Succulent foie gras and light as air soufflés haven’t always been the fare of choice in France. Financial and political hardships have plagued the nation’s citizens on their centuries-old, uphill battle to prosperity.
Until the day the Bastille was stormed in 1789, the majority of French citizens were poor farmers whose diets were based mainly on grains. In the decades that followed, an upper class emerged – one that upheld good food as a mark of social standing. Despite the haute cuisine being served in the private homes of the elite, all was not well in the nation. During this time, seventy percent of French peasants still languished in poverty and malnutrition.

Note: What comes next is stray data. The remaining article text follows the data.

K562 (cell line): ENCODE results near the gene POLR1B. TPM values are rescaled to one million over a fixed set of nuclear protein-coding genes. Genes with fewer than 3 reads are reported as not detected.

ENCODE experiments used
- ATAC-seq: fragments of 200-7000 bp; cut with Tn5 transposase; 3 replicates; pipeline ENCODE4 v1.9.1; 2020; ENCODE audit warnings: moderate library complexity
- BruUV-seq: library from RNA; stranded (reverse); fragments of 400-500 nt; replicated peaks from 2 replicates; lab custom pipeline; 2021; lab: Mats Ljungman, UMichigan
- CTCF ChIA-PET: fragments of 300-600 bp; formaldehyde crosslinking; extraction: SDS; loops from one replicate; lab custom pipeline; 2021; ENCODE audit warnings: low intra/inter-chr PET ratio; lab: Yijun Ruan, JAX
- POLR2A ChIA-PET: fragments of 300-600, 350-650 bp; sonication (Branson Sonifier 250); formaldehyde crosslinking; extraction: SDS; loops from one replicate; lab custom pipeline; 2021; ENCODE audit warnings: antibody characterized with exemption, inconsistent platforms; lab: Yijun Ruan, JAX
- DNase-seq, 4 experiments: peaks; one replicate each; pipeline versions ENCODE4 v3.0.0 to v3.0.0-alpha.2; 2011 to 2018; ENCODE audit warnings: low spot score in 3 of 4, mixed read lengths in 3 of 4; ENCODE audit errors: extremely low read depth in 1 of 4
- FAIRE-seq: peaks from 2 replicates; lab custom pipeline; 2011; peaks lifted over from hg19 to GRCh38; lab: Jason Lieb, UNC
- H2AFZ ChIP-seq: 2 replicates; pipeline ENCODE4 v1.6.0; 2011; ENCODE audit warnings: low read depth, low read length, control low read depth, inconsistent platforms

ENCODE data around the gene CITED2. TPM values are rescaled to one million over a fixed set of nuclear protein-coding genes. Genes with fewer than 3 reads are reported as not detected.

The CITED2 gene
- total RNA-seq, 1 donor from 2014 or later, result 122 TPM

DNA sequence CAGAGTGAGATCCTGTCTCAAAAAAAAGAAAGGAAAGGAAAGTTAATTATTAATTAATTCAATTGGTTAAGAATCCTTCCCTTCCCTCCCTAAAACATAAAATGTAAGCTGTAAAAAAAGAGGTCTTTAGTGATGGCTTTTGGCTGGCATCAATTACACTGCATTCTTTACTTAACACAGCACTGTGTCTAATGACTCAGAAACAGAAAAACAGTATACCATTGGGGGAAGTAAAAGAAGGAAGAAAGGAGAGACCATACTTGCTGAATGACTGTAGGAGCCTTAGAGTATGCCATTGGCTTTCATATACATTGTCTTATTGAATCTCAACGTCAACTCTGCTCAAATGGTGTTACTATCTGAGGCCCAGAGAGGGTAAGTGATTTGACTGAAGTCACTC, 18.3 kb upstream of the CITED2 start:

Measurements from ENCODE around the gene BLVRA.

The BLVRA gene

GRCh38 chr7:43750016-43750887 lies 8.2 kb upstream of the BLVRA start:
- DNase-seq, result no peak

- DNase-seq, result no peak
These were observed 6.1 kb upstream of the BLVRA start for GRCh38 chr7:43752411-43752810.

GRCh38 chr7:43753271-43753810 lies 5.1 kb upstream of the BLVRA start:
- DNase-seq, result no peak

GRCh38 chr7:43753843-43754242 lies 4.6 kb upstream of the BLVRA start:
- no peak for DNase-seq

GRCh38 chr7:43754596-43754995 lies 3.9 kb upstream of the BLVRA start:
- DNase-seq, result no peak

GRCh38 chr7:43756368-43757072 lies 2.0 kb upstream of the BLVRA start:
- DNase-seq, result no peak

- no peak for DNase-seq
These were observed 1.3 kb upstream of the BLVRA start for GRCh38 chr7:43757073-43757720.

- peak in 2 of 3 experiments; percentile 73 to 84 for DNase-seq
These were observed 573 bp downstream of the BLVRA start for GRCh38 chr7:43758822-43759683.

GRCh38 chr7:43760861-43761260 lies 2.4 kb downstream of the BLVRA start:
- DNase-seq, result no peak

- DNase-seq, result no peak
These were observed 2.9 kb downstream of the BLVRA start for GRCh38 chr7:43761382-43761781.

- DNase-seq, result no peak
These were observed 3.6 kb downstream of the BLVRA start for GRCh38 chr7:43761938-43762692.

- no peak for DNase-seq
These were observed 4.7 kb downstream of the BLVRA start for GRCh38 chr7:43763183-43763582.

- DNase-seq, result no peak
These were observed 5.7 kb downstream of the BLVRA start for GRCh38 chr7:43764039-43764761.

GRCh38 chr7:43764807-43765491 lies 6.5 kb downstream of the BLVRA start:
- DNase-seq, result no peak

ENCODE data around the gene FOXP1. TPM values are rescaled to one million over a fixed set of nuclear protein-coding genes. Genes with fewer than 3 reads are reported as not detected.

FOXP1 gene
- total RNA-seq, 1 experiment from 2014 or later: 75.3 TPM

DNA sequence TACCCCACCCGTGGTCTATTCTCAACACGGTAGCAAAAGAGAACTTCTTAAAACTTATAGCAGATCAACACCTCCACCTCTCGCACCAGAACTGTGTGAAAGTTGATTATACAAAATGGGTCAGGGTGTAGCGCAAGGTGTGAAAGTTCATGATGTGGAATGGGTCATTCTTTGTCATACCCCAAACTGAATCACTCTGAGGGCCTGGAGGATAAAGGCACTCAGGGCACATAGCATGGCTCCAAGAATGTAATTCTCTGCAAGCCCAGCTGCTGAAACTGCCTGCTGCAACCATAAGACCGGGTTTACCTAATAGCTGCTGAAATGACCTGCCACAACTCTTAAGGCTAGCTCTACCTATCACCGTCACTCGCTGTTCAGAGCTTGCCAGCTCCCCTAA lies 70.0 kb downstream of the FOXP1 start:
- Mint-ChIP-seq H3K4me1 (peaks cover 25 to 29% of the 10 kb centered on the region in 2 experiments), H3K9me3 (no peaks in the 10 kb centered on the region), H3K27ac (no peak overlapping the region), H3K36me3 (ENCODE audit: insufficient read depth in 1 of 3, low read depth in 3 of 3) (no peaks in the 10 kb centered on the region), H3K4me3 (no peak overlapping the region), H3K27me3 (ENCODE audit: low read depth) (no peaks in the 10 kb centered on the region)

20th Century Changes
World War I heralded the beginning of modern French cuisine. Improved transportation during the first half of the 20th century spread the wealth and regional cuisine that had previously been segregated. Tourism came into high demand after World War II and furthered the need for grand cuisine at a fair price. Now anyone could saunter into a tavern or restaurant and have a substantial meal.
Today’s French Kitchen
Ubiquitous bistros and cafes now dot the land and the French have their pick of Pain au Chocolat or Brioche daily. In France there is an eatery for everyone. Attention is paid to the quality, flavor, and appearance of food. It is a pure, nearly religious, sensory experience. What once was subsistence is now an object of daily, living art.